Comment by alameda — July 9, 2013 @ 10:11 am

  11. The City has a form based code to make sure that whatever goes in looks good and/or meets a certain design standard so that developers are super clear on what they can and cannot do in the Park Street Gateway. It does not have plans to dictate what retailers can occupy what space which is what petitioners are asking the Planning Board to do. You want a prettier design for the Remnant Parcel? So do I. And that’s what the Planning Board is attempting to do. But I’m not saying that x, y, or z retailer can’t go in because I think it’s too low rent.

    Comment by Lauren Do — July 9, 2013 @ 10:23 am

  12. I agree with Lorre Zuppan and Vigi. What I think is a great project others may think is a terrible project, I’m quite happy with the new In-N-out burger place being in the parcel that it is in. The planning board and eventually the city council will tweak the designs and set backs to make it work, also some access points will be adjusted. The Webster st. gateway will always look better than the other gateways in Alameda because we already have a large park, flags, and trees on one side and a city college on the other side. most people won’t be looking for the In-N-out when they drive into our beautiful West End.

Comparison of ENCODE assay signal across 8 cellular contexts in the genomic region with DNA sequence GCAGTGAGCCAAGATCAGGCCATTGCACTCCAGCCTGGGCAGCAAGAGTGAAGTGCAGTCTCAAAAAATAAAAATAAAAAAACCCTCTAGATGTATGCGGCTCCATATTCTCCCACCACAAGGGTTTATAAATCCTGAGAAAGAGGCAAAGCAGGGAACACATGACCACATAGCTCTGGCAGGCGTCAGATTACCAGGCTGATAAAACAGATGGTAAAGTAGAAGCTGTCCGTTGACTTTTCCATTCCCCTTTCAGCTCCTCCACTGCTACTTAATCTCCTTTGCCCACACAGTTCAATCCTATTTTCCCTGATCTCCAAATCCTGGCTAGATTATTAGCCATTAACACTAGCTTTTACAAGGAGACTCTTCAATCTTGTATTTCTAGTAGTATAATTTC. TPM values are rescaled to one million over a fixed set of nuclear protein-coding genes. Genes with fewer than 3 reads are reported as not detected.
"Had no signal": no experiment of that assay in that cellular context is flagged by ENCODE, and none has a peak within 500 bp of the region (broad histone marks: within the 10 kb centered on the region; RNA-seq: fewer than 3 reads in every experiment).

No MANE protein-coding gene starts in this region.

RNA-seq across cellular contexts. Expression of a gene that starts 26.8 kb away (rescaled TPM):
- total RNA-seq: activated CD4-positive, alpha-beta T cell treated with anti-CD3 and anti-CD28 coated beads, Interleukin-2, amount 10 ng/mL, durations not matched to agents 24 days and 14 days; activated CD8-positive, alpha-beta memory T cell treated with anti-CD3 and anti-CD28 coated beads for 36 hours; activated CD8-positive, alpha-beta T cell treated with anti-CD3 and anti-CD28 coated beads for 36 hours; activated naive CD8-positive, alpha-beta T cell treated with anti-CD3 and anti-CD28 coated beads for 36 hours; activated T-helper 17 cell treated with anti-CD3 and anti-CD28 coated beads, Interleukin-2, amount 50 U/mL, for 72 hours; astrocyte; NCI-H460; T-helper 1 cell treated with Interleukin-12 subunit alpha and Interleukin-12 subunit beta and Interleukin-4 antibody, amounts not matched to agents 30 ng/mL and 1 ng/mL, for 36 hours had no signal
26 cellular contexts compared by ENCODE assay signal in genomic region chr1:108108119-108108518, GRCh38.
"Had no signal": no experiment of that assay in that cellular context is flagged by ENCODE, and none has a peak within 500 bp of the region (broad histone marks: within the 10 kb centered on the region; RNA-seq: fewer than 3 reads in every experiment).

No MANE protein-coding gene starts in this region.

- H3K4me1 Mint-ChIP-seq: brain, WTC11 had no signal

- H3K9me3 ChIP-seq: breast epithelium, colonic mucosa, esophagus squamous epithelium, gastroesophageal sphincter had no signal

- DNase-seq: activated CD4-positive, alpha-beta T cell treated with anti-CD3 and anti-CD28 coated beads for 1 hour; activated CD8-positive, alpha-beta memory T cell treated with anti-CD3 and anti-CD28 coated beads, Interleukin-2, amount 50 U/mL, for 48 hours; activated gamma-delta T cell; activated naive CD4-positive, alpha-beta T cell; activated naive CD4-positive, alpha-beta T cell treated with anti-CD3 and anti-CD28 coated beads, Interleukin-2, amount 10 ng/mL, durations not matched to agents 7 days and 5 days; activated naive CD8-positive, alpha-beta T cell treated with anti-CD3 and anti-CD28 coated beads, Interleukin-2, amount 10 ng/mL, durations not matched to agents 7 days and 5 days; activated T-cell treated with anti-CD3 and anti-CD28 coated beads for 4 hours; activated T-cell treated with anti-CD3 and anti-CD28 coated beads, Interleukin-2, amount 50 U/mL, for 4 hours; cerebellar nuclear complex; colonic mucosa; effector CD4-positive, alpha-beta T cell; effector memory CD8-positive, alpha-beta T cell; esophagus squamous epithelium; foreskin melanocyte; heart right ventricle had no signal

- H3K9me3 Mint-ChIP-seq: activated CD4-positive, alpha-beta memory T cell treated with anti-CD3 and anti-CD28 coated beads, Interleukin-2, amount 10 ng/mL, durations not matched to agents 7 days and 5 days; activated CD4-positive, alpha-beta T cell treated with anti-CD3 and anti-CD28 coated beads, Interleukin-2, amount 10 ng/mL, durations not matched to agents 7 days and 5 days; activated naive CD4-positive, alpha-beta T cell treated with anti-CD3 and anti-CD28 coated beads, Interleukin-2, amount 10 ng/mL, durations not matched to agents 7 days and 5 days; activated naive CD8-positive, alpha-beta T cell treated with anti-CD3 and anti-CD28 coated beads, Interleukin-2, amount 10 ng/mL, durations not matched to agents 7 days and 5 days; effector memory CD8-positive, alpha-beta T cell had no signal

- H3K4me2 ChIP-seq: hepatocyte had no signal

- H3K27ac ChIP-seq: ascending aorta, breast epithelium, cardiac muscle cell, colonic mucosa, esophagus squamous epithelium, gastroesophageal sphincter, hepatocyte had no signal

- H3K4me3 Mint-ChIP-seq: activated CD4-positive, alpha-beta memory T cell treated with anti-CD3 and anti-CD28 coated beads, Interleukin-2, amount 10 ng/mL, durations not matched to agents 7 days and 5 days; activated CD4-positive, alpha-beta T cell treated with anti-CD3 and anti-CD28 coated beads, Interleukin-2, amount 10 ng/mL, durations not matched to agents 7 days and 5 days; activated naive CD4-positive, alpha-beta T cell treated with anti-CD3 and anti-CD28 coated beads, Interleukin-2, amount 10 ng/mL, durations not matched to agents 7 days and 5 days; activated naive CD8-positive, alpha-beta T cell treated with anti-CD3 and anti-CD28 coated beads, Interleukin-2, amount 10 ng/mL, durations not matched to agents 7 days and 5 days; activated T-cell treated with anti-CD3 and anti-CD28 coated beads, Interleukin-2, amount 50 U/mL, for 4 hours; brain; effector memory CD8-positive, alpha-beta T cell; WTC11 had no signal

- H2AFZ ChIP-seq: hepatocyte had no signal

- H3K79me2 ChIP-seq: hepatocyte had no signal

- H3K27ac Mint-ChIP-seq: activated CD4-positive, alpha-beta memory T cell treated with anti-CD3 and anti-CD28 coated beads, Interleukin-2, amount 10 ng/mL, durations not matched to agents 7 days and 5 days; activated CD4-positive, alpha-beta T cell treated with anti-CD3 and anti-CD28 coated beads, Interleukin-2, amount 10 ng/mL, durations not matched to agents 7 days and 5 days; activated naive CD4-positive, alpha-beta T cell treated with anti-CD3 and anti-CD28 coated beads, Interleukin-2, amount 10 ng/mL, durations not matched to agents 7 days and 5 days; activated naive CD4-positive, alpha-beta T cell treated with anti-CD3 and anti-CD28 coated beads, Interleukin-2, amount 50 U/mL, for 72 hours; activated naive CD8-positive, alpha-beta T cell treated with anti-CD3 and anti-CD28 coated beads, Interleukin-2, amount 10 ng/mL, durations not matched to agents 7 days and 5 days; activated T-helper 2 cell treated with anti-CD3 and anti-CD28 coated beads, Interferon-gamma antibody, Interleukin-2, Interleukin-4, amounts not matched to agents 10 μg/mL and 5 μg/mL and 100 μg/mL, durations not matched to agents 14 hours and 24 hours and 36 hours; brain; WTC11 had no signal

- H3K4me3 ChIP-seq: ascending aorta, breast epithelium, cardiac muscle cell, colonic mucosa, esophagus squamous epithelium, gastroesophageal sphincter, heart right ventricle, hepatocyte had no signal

Comment by John P. (L) — July 9, 2013 @ 10:51 am

  13. Lauren,

    Actually the new formed based codes do dictate the types of uses for the Park Street Gateway. That was one of the main purpose of the plan. The plan dictates what uses, and where they are allowed. It was an opportunity to correct past mistakes.

    I’m concerend that because we don’t have a similar formed based code for Webster Street — there is not enough thought being given to the Gateway for Webster Street.

    I was okay with the Safeway gas station — but I think we need to re-think In and Out. There must be another site we can do an In and Out; I just don’t believe this is the right site.